First off, let me tell you what this series of posts is going to cover. This first post will lay the ground work for my research on using jQuery to replace my Sharepoint forms. The follow ups will go into more details and hopefully a working example. I want to start with the thought that I am going to try to make my WSS 3 custom sites have a more 2010 like experience as much as I can. So far, it seems that the new version will be all Ajax based and there will be a lot fewer needs to redraw the whole page or do several postbacks to the server just to get stuff done. With that said, I do have VS 2008 and I can write custom webparts to replace the standard forms. This does work and I like it. However comma (ha ha) every time I want to get/send information to/from the server this required a postback and the whole page needs to be re-drawn. Now, I will honestly tell you that I have not really researched updatepanels so much and I will do that as part of this series. However, I still wanted to see what I can do with client side scripting and ajax to see if this is feasible for totally replacing a form. So, the first thing I wanted to find out was the quickest way to draw controls that had data from Sharepoint. Let's say I am creating a new item form. These are the questions that I had to answer: 1: Can I write an html file that had all the form controls? 2: Can I write an aspx page that had all the form controls? 3: Do I want to use asp form controls or basic html controls? 4: Do I need to write server side code or can I really do this completely with client side code? 5: How do I tell Sharepoint to use my new form? There are other things to consider but these were the ones that I thought of up front. So looking at each one: 1: Can I write an html file that had all the form controls? -- This really is a combination of 1 and 3 and this was hard to decide. I have a lot of coding experience but I have never tried to create some of the controls I knew I was going to need. Plus, Sharepoint and ASP.NET have a lot of nice controls that are not too hard to use. 2: Can I write an aspx page that had all the form controls? -- As I had stated earlier, I can create this type of page with the code behind needed to get data from SP. This made me wonder if creating an initial aspx page that provides the controls and initial data would be the best choice as I knew how to do that. More on this later. 3: Do I want to use asp form controls or basic html controls? See 1 and 2 4: Do I need to write server side code or can I really do this completely with client side code? -- Again, this is a combination of the previous points. Having the option of an initial form that is already populated with dropdowns and other things does make it easy to a point. Doing it completely with client side script is possible but is it really feasible to do so? Again, this is a matter of choice. So far, I have not had a lot of success getting that to work. However, thanks to jQuery this might actually be doable. I will get to more of that in just a bit. 5: How do I tell Sharepoint to use my new form? -- This is going to require custom coding no matter what I do. One idea I had for that was to use a dataview webpart so that I could add modify the links for the New option to go to my new form. This of course would not be feasible unless I did it for every way a user can get to view of that list. I know how to replace the form in the schema file, but that is really not going to work in this case (please let me know if you can get that to work). I am still researching this part. So, where have I gotten on my quest? Well, what I have tested so far is I have created an aspx page with code behind to draw asp and sharepoint controls on the page just to see if this would work. On a different aspx page I have an iframe inside a hidden div that uses this page as its source. I actually set the source with javascript but I am not sure if I need to or not. I just have a few dropdowns that get data from a few lists. On a click event from a menu I use a jQuery dialog from the jQueryUI library to popup the hidden div with the iframe. This worked! I also added a function to a button on this popup page to see if I can read the contents of a dropdown and this worked as well. The main stumbling point I have now is that I can not seem to use jQuery to attach a change event to the dropdown. Checking the source it has indeed converted the asp dropdown controls to select elements and I have tried different approaches to get a change event attached but it is not working yet. If you have any ideas please let me know! I am confident that I can get the data into sharepoint once I get the forms right. There is a great jQuery library that I plan to use for this. It can be found at The author Marc did a great job with this! I really want to get to the point where I can use it to get data into a list. I know I can also get data out and I am planning on doing that as a second test to compare against the asp form. Again, if you have any suggestions on attaching a change event to the dropdowns let me know. My plan as I just said is to also use the spservices library if this first test does not work. That is where I am at now and I will post again soon as I get more done (or not :) )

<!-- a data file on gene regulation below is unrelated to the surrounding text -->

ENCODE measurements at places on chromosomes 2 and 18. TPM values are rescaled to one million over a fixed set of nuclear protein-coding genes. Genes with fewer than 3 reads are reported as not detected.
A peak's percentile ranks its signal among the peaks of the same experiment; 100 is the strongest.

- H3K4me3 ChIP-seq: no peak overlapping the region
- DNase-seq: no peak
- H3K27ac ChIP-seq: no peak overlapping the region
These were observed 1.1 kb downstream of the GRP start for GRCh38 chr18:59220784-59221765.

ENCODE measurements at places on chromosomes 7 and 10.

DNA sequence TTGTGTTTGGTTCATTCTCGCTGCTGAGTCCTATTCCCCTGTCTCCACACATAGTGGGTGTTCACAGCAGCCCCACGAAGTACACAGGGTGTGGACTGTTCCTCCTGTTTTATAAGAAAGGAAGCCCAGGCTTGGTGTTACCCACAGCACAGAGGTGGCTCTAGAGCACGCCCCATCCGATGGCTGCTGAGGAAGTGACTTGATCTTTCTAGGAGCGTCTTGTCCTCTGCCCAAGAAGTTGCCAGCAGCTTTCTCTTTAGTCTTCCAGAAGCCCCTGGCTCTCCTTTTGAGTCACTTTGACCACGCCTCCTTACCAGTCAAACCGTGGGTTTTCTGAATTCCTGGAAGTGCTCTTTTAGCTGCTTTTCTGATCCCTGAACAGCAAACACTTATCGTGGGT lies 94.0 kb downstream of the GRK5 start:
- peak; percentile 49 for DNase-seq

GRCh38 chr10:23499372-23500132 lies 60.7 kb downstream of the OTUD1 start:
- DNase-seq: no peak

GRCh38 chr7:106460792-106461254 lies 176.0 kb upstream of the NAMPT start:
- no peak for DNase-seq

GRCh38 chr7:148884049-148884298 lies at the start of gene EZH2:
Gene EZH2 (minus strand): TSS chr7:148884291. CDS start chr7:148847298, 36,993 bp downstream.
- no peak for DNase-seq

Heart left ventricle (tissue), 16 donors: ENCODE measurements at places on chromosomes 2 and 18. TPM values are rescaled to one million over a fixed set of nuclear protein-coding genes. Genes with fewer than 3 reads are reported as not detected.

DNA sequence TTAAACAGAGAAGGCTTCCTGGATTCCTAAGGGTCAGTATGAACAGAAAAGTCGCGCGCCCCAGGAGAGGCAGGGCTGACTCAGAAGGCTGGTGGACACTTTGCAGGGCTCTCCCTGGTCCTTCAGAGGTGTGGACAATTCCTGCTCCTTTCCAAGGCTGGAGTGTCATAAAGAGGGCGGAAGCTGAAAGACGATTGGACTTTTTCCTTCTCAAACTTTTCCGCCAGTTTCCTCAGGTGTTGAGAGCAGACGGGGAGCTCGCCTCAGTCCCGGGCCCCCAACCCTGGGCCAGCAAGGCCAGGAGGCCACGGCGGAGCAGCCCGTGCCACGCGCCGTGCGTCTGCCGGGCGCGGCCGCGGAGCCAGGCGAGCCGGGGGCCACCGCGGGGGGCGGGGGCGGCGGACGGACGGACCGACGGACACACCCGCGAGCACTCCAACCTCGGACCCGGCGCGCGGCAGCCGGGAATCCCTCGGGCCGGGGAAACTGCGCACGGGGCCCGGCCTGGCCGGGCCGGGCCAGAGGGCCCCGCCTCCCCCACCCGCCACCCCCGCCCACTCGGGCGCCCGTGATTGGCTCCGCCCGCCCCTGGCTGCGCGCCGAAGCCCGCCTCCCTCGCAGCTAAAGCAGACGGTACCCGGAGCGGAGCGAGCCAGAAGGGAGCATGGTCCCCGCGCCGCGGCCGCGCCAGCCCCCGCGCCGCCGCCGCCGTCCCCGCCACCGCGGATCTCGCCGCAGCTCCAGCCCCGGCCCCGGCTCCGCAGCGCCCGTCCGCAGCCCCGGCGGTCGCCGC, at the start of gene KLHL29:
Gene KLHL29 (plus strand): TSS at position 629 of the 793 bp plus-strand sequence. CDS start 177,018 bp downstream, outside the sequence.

Saturday, January 16, 2010